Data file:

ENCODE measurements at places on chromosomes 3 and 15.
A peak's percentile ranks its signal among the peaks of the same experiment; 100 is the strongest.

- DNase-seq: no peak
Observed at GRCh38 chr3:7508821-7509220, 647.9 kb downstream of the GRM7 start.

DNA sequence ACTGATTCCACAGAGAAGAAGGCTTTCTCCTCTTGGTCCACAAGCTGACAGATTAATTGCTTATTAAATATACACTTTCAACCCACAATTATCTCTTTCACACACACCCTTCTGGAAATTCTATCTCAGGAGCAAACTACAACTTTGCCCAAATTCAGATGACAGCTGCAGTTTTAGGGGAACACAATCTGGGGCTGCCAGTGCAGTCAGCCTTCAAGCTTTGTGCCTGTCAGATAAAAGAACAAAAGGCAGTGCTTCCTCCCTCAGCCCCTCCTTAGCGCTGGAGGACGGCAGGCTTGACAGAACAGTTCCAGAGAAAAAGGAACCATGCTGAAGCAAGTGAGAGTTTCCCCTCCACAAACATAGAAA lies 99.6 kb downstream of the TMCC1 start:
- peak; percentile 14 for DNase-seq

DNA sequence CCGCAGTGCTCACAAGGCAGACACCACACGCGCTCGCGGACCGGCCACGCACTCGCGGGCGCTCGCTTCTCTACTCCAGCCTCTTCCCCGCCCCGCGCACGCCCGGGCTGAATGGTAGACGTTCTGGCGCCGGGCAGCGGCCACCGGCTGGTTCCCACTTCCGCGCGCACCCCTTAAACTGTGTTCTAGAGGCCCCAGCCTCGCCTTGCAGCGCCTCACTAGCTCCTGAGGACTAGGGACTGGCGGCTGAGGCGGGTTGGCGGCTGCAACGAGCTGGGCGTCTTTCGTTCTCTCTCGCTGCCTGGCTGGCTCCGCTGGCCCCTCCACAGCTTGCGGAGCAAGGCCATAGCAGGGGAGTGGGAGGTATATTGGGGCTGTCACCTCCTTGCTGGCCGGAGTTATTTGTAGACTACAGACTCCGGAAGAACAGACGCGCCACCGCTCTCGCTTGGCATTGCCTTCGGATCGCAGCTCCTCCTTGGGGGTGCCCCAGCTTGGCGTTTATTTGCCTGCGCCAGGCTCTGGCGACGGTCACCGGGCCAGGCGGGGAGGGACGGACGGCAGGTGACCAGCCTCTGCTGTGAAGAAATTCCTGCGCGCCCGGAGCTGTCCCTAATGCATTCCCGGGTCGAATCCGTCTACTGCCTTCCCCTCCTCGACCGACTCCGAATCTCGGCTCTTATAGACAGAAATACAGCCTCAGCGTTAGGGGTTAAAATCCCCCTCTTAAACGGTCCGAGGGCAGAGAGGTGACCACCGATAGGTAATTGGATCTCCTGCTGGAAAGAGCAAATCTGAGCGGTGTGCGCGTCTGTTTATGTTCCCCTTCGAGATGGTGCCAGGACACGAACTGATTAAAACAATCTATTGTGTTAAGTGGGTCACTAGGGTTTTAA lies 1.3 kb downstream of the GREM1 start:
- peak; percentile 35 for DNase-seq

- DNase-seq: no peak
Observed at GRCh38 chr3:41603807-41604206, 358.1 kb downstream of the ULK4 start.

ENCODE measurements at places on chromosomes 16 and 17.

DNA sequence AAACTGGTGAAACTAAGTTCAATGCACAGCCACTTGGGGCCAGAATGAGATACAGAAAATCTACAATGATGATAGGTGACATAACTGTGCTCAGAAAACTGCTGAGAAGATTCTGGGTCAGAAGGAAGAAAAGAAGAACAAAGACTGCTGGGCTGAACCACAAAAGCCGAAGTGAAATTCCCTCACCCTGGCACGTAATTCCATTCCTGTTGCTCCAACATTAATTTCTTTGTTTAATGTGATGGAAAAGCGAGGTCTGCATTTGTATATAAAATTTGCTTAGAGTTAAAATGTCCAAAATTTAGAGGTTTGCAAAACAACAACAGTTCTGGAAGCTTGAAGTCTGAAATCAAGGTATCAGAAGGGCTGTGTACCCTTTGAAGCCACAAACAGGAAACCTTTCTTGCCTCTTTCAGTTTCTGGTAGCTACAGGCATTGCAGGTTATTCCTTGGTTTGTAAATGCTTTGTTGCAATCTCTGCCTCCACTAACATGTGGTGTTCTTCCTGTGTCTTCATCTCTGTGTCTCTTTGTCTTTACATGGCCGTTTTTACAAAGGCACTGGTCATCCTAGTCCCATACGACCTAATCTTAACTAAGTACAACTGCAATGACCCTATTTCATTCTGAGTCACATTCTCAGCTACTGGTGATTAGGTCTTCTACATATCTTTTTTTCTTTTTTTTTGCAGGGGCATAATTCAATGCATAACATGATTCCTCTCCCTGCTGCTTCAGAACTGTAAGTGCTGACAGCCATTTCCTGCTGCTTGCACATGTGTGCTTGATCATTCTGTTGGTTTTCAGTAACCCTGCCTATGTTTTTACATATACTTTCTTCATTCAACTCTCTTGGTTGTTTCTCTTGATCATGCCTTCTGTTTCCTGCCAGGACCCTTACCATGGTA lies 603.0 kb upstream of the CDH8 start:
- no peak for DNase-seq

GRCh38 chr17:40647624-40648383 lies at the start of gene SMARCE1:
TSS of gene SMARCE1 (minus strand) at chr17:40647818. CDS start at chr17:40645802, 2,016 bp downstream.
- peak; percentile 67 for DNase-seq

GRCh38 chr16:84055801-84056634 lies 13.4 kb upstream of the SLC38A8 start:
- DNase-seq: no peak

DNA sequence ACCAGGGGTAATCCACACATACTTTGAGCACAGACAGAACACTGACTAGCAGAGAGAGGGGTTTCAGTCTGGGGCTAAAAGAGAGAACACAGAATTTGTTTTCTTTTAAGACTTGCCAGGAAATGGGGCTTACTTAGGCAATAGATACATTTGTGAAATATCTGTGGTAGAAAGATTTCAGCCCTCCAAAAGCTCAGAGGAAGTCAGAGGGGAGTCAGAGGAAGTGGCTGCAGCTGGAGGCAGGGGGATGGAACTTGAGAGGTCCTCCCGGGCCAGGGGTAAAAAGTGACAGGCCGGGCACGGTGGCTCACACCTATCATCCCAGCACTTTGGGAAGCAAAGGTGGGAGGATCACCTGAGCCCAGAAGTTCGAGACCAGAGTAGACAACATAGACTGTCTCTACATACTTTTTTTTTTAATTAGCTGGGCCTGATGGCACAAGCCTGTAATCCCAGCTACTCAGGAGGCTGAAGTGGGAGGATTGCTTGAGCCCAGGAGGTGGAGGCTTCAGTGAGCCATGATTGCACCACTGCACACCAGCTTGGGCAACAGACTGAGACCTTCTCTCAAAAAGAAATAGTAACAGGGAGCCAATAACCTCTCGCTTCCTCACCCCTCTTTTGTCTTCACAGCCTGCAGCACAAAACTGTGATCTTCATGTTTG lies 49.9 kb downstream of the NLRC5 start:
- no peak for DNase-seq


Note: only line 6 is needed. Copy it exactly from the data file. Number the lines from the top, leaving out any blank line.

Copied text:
- peak; percentile 14 for DNase-seq